Wednesday, March 6, 2019 3:42PM  3:54PM 
P26.00007: Quickly Tunable Electromagnetic Environment for Superconducting Quantum Circuits Vasilii Sevriuk, Kuan Yen Tan, Matti Silveri, Shumpei Masuda, Jan Goetz, Matti Partanen, Dibyendu Hazra, Joonas Govenius, Russell Lake, Visa I Vesterinen, Leif Grönberg, Juha Hassel, Slawomir Simbierowicz, Marton Gunyho, Aarne Keränen, Jani Tuorila, Tapio AlaNissila, Hermann Grabert, Mikko Möttönen In the qubits operation it is of utmost importance to be able to quickly remove any unwanted excitations on demand for fast and accurate initialization. We recently introduced a device referred to as a quantumcircuit refrigerator (QCR) [1]. It is a standalone component that can readily be integrated into superconducting quantum electric devices, with negligible perturbation to the device operation. In our experiments, we demonstrate the ability to tune the dissipation of a superconducting resonator by orders of magnitude by the convenient application of a bias voltage on the QCR. The switching time of the tunable dissipation can be as low as a few nanoseconds. We also observe a tunable Lamb shift owing to the dissipation induced by the QCR. 
Wednesday, March 6, 2019 3:54PM  4:06PM 
P26.00008: Optimal Impedance Taper in the Presence of Nonlinear Voltage Reflections Robert Erickson, Mustafa Bal, David Pappas A signal introduced into a loadbearing transmission line will partially reflect back along the input line if an impedance mismatch exists at the injection interface. Placement of a tapered impedance transformer at the interface can reduce these reflections. [1] In earlier work we showed how to determine the optimal shape of a continuous lossless taper of wide frequency bandpass. [2] Our theory assumed impedance mismatch sufficiently small that large voltage reflections within the taper could be considered negligible. Here we extend our earlier theory, allowing for arbitrarily sized impedance mismatches and large voltage reflections, reporting results for a lossless taper. Our extended theory has important application to the design of tapered transformers for electronic devices with unavoidably large impedance mismatches, and can be leveraged to construct onchip Purcell filters used in the fast readout of superconducting transmon and Xmon qubits. 
Wednesday, March 6, 2019 4:06PM  4:18PM 
P26.00009: Verifying the radiative cooling of a superconducting resonator with a qubit spectrum analyzer Zhixin Wang, Mingrui Xu, Xu Han, Wei Fu, Hong X Tang, Shyam Shankar, Michel H. Devoret Cavity electrooptomechanical systems are among the leading candidates for transducing quantum signals between microwave and optical frequencies. In such a photon converter, highfidelity quantum state transfer is possible only if the electrical resonator is close to its quantum ground state in thermal equilibrium. However, the temperature dependence of the mechanical quality factor often may require the operation of the hybrid device at temperatures with nonnegligible thermal photon populations at microwave frequencies. To resolve this conflict, the electrical resonator at a higher temperature can predominantly be coupled to, and thus radiatively cooled by the blackbody radiation at a much lower temperature. In this talk, we will introduce an experiment in which a 10 GHz superconducting resonator anchored to the 1 K stage of a dilution refrigerator is overcoupled to a 20 mK environment anchored to the mixing chamber stage of the refrigerator. To verify this cooling mechanism, we use a transmon qubit as a quantum spectrum analyzer and measure the thermal noise coming from the resonator at 1 K through the photoninduced qubit dephasing. Preliminary results will be presented.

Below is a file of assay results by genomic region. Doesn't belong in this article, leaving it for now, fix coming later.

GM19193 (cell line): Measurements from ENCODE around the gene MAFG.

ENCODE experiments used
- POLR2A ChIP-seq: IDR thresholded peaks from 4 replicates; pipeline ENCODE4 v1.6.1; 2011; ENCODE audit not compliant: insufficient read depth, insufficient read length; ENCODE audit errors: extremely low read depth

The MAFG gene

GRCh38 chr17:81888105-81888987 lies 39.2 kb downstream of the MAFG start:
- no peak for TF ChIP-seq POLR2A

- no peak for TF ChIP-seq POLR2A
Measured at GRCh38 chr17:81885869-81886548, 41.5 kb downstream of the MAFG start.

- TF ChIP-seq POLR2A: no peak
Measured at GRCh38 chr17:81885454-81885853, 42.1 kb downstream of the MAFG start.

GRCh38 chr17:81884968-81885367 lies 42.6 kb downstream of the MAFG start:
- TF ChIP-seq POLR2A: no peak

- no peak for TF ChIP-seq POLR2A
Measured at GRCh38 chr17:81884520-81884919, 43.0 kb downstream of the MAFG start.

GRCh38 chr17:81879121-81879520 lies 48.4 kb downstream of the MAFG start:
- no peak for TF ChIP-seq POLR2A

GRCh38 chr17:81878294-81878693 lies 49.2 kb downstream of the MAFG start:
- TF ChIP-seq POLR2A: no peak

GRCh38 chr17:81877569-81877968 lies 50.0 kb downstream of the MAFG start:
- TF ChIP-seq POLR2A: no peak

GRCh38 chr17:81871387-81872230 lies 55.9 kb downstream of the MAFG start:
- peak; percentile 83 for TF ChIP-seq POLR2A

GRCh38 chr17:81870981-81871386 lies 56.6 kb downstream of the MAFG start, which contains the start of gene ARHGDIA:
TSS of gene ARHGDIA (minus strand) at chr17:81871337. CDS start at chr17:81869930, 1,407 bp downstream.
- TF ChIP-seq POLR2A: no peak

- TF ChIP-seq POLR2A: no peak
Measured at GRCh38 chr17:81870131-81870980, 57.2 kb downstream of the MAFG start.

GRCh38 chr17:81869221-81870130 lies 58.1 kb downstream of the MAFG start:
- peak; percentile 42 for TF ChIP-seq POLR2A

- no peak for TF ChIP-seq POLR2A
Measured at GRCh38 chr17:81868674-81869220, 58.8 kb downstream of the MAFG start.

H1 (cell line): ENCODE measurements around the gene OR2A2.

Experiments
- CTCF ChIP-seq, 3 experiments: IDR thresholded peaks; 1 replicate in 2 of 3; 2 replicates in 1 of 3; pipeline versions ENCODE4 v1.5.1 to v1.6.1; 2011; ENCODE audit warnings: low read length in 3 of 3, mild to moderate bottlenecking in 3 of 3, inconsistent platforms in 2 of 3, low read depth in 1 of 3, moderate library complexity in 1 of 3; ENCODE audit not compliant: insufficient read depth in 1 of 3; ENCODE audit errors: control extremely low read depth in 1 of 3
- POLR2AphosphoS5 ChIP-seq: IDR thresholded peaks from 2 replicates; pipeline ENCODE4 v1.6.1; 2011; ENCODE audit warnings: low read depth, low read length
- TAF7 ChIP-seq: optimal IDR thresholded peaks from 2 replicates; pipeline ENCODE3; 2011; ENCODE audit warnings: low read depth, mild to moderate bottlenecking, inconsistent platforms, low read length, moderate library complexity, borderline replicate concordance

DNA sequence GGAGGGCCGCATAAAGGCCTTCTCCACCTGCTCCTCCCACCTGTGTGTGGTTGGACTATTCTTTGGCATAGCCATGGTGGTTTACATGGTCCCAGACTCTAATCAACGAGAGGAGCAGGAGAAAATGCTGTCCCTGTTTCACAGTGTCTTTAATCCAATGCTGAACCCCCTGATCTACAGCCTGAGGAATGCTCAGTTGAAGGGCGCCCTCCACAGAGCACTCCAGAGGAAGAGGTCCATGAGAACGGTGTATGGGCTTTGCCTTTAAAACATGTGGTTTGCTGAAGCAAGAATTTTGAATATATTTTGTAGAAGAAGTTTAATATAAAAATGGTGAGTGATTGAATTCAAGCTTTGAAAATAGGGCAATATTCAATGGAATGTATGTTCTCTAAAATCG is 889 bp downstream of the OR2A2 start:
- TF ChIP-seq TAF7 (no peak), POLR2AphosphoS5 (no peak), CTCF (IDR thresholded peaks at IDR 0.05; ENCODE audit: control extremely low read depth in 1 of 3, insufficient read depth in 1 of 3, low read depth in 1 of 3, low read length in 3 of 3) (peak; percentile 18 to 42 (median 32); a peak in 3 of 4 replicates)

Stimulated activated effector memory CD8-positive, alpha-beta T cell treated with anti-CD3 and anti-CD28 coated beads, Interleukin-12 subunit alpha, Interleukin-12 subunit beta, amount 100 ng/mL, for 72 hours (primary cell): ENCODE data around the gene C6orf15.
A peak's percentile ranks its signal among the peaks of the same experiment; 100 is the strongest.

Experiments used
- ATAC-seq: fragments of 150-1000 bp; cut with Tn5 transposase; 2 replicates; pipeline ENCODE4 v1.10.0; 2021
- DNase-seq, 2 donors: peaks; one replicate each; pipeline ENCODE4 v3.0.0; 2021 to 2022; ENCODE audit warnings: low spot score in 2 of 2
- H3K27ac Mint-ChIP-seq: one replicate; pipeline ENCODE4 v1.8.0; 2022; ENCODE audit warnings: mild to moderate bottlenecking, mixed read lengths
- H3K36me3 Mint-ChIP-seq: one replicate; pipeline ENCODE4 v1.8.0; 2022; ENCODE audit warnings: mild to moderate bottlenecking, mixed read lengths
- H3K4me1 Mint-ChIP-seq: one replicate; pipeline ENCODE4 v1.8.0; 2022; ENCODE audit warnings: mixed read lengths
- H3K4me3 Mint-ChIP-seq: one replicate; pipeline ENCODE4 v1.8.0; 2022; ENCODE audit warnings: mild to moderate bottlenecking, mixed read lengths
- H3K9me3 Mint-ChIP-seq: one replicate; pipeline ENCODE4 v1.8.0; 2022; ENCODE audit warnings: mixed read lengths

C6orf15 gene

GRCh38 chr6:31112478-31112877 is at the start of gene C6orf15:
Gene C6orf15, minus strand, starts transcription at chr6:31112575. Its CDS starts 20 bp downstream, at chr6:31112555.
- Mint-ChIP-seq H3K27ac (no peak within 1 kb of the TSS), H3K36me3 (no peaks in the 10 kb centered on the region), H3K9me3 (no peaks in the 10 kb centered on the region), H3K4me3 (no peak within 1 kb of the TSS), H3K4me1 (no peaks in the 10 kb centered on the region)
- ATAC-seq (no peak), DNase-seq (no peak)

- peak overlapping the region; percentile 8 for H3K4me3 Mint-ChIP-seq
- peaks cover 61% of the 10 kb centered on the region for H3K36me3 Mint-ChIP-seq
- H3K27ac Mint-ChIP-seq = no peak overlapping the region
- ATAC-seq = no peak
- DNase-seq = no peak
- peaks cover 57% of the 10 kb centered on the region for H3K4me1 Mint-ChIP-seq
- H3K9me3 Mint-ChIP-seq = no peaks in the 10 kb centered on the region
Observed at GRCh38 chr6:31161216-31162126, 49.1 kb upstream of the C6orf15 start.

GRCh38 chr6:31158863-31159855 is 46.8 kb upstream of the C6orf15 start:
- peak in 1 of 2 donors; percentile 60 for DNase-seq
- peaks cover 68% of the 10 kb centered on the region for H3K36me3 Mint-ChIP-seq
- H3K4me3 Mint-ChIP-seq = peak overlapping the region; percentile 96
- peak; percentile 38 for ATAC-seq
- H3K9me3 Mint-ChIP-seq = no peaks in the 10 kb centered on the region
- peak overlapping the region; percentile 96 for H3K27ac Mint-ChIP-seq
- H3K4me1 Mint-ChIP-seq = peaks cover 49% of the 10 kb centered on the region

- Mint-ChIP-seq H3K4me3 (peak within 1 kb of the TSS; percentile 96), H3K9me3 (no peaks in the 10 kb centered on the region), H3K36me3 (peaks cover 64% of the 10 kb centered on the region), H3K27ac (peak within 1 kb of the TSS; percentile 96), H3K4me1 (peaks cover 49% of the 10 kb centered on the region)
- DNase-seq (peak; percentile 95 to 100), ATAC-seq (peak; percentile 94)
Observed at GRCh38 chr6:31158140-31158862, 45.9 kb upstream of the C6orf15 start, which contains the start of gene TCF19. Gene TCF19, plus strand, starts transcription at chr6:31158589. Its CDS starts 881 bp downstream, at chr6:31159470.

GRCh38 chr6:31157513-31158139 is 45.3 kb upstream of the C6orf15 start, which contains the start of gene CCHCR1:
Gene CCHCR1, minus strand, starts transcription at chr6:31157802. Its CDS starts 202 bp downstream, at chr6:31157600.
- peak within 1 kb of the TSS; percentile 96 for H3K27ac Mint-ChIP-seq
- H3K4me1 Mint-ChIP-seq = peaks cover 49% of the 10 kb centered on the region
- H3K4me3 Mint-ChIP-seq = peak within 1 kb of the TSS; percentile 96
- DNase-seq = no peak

Wednesday, March 6, 2019 4:18PM  4:30PM 
P26.00010: Fast flux control of 3D transmon qubits using a magnetic hose Stefan Oleschko, Oscar Gargiulo, Jordi PratCamps, Maximilian Zanner, Gerhard Kirchmair An important feature in analog quantum simulation experiments with superconducting qubits [1] is the possibility to change the frequency of SQUIDbased transmon qubits by applying magnetic flux. Implementing fast flux control on a transmon remains challenging in the 3D cavity architectures due to the presence of a massive metallic cavity. Here we introduce a new approach for fast flux control on 3D transmon qubits. We use a magnetic hose similar to the one proposed by C. Navau et al. [2] to guide a fast flux pulse from the outside to the inside of a microwave cavity. This hose enables us to locally circumvent any magnetic shielding effects such as the appearance of eddy currents in cavities made out of copper or the Meissner effect in superconducting cavities made out of aluminum. First experiments show that the transition frequency of a transmon can be tuned in less than 100 nanoseconds. Besides the high speed, the frequency shift is precise, without showing any ringing or hysteresis. Using a magnetic hose with an aluminum cavity preserves the benefits of a superconducting cavity, like providing magnetic field shielding and a high internal quality factor, along with the possibility to fasttune individual qubits. 
Wednesday, March 6, 2019 4:30PM  4:42PM